All posts by Brooke Martin

Distractions Now Join Alcohol and Speeding as Leading Factors in Fatal and Serious Injury Crashes

Multitasking Impairs Performance

We can safely walk while chewing gum in a city crowded with motor vehicles and other hazards. That is because one of those tasks – chewing gum – is not a cognitively demanding task.

People do not perform as well when trying to perform two attention-demanding tasks at the same time. Research shows even pedestrians don’t effectively monitor their environment for safety while talking on cell phones. The challenge is managing two tasks demanding our cognitive attention.

Certainly most would agree that driving a vehicle involves a more complex set of tasks than walking. The brain is behind all tasks needed for driving: visual, auditory, manual and cognitive. Recent developments in functional magnetic resonance imaging (fMRI) now allow researchers to see the brain’s reactions to specific challenges and tasks.

What are possible prevention steps?

Eliminating driver distraction due to cell phone use faces significant challenges, even headIcon_v2_combo3_iconsbeyond combating drivers’ desire to be connected and productive. Drivers can
help avoid this by informing frequent callers that they will not participate in phone conversations while driving. When facing multiple demands for their cognitive attention, drivers may not be aware they are missing critical visual information, and they may not be aware of the full impact of that oversight. This lack of awareness of the distraction could prolong it. Widespread education is needed about the risks of hands-free devices, conversation and cognitive distraction.

But even when people are aware of the risks, they tend to believe they are more skilled than other drivers, and many still engage in driving behaviors they know are potentially dangerous. Prevention strategies should consider how people behave in reality, not only how they should behave. We know from other traffic safety issues – impaired driving, safety belts, speeding – that consistent enforcement of laws is the single most important effective strategy in changing behavior. Therefore, prevention strategies that may show the most promise are legislative and corporate policies, coupled with high-visibility enforcement and strict consequences. Technology solutions can go even further by preventing calls and messages from being sent or received by drivers in moving vehicles. To provide safety benefits and provide a positive influence on reducing crashes, injuries and deaths, these efforts – including education, policies, laws and technology – must address the prevention of both handheld and hands-free cell phone use by drivers.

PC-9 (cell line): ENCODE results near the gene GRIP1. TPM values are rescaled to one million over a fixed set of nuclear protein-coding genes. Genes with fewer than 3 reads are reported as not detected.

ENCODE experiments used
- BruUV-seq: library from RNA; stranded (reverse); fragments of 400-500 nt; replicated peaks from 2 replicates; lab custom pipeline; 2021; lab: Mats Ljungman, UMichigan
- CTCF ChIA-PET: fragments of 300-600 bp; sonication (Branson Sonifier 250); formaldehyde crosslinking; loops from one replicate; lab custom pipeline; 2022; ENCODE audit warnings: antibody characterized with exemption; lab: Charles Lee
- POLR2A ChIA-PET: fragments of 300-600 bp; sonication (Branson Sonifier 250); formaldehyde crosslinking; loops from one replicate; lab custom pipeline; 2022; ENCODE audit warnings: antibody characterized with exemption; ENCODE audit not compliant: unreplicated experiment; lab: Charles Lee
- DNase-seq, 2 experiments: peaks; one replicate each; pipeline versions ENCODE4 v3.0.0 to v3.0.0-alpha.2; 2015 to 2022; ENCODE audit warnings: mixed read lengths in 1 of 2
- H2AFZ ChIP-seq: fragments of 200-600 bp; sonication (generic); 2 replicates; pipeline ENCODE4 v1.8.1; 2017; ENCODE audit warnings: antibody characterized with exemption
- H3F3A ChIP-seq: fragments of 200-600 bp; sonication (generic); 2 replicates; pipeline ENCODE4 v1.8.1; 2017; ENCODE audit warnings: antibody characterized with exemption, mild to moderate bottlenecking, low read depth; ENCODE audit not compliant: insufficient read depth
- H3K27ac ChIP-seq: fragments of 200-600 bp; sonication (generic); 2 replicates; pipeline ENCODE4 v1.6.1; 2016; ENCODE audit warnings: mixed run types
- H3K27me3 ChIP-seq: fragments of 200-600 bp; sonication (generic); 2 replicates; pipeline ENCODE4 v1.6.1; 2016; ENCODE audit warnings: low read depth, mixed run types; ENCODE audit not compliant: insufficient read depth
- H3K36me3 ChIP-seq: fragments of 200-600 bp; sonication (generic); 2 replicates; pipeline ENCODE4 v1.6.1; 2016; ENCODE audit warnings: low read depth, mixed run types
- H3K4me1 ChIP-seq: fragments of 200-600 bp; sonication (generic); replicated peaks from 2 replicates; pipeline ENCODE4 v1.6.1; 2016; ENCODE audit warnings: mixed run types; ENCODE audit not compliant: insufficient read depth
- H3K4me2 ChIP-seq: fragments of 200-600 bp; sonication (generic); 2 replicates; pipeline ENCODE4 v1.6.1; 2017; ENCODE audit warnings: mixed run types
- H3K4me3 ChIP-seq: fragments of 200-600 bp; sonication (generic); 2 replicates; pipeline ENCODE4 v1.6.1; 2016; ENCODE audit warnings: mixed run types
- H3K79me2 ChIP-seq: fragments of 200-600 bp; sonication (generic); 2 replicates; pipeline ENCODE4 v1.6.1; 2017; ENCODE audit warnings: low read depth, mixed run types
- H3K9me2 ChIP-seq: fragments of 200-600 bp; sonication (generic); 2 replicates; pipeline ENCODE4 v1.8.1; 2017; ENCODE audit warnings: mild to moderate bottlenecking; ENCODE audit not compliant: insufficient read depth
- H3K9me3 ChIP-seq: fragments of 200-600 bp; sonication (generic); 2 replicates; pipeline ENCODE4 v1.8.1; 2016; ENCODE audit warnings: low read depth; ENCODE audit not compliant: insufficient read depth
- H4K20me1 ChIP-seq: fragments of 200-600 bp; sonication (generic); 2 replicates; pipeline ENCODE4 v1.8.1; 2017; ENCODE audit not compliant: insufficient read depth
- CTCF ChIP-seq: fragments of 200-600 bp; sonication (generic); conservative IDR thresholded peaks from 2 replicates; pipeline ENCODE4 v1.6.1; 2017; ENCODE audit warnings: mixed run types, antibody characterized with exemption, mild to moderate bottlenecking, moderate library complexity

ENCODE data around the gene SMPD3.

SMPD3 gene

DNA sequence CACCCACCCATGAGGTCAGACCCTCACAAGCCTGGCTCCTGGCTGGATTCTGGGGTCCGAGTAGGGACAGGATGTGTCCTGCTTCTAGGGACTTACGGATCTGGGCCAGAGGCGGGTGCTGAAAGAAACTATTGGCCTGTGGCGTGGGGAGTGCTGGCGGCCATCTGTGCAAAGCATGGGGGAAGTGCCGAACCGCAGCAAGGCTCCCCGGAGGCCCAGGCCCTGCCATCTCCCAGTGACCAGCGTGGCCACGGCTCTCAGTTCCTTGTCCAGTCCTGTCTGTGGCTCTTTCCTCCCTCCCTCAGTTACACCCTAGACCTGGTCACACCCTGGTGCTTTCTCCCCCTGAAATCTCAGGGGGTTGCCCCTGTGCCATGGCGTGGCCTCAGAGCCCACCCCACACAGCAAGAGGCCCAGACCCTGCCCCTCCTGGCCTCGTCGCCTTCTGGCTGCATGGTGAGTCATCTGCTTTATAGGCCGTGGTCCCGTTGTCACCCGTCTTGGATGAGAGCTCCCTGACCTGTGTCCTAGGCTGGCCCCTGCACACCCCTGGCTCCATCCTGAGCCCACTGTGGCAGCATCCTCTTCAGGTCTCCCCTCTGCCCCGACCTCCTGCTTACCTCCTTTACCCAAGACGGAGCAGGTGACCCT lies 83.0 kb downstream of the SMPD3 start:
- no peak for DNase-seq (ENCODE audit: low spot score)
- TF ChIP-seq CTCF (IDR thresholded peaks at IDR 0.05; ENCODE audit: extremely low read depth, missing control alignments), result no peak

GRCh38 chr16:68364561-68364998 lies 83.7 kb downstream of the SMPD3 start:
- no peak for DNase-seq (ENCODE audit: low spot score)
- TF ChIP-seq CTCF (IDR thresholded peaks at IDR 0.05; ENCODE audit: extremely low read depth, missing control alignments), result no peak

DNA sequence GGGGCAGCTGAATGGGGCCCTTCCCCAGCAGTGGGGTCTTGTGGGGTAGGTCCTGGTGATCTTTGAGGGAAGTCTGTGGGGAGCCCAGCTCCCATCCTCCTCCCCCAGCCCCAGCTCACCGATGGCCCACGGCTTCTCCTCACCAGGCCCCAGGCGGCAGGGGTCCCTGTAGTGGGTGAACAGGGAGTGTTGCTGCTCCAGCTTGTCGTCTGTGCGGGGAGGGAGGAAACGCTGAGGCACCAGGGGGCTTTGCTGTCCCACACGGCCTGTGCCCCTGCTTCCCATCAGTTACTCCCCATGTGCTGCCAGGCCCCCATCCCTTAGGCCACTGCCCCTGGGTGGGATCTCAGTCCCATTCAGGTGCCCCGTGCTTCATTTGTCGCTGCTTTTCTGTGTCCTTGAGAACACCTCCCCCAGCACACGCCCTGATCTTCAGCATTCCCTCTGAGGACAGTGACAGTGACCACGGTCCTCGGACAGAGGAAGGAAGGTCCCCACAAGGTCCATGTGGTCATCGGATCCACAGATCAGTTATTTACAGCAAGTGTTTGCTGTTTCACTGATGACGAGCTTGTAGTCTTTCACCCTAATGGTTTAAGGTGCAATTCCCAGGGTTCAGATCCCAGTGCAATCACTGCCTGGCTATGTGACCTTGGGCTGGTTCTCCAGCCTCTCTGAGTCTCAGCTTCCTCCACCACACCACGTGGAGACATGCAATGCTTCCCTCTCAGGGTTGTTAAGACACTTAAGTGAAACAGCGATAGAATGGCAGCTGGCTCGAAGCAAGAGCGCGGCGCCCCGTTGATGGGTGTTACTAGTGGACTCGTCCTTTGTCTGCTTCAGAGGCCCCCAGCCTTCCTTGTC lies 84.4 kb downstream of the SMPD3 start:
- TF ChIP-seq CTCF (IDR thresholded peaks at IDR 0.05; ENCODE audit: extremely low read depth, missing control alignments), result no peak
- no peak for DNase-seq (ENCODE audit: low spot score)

Information From:

To learn more traffic safety tips visit the Safe Communities Website.

AAA Aims to Reduce Distracted Driving

multi-taskingDistracted driving is one of the most pressing issues in today’s traffic safety. According to the AAA Foundation for Traffic Safety, more than 80 percent of drivers have admitted to feeling less safe on the roads, citing distracted driving as a serious cause. Nearly half of those people say they felt safer on the roads five years ago due to decreased distracted driving opportunities.

Distraction today contributes to 16 percent of all fatal crashes, leading to around 5,000 deaths every year. The recent focus regarding distracted driving has to do with latency. Latency suggests that even after drivers put their cellphones down or stop the distracting behavior, it takes an average of 27 seconds to fully engage with the driving task again.

The AAA Foundation is dedicated to the belief that knowledge is power, and educating citizens is the first step in reducing distracted driving. One way is to help others understand the mental and physical distractions that can impair drivers and educate drivers on how to avoid the distractions. Such education efforts are an attempt to eliminate needless deaths due to distracted driving.

To learn more traffic safety tips visit the Safe Communities Website.

Tips for Dealing with Tailgaters

Tips for Dealing with Tailgaters 

Tailgaters suck! While changing motorists’ driving behavior is unlikely, there are steps you can take towards a safer driving experience. First, always remember to stay cool, and do not let their poor behavior affect your judgment and ability to drive safely –– your life is worth more than road rage.

When you are being tailgated, maintain a safe and steady speed, and let the tailgater pass if possible. It may be necessary to find a safe place to pull over. In this case, signaling early is important to let the tailgater know you are letting them pass. To prevent a close call or potential collision, increase your following distance, communicate your intentions early, and use smart lane positioning. Increasing your following distance by at least 3 seconds allows ample time to react and slow down if necessary.

To learn more about traffic safety, visit the Traffic Safety Website.

Why Traffic Safety

Bowers head shot

Lt. William N. Bowers, Commander
Bowling Green Post of the Ohio State Highway Patrol